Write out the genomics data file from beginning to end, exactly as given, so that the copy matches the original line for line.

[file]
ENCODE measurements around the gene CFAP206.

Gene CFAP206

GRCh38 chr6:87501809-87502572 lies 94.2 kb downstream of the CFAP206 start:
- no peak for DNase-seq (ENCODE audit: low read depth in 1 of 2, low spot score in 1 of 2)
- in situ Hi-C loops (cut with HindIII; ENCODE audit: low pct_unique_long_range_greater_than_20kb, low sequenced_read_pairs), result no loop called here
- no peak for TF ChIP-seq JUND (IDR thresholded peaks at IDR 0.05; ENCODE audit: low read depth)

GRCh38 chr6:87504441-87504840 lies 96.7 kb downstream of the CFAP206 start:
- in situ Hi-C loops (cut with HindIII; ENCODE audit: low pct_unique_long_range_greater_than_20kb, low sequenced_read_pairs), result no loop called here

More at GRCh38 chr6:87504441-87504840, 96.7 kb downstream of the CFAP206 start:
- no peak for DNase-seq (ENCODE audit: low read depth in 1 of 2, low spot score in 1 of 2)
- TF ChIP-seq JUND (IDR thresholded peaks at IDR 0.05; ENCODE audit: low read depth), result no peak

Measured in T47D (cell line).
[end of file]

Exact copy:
ENCODE measurements around the gene CFAP206.

Gene CFAP206

GRCh38 chr6:87501809-87502572 lies 94.2 kb downstream of the CFAP206 start:
- no peak for DNase-seq (ENCODE audit: low read depth in 1 of 2, low spot score in 1 of 2)
- in situ Hi-C loops (cut with HindIII; ENCODE audit: low pct_unique_long_range_greater_than_20kb, low sequenced_read_pairs), result no loop called here
- no peak for TF ChIP-seq JUND (IDR thresholded peaks at IDR 0.05; ENCODE audit: low read depth)

GRCh38 chr6:87504441-87504840 lies 96.7 kb downstream of the CFAP206 start:
- in situ Hi-C loops (cut with HindIII; ENCODE audit: low pct_unique_long_range_greater_than_20kb, low sequenced_read_pairs), result no loop called here

More at GRCh38 chr6:87504441-87504840, 96.7 kb downstream of the CFAP206 start:
- no peak for DNase-seq (ENCODE audit: low read depth in 1 of 2, low spot score in 1 of 2)
- TF ChIP-seq JUND (IDR thresholded peaks at IDR 0.05; ENCODE audit: low read depth), result no peak

Measured in T47D (cell line).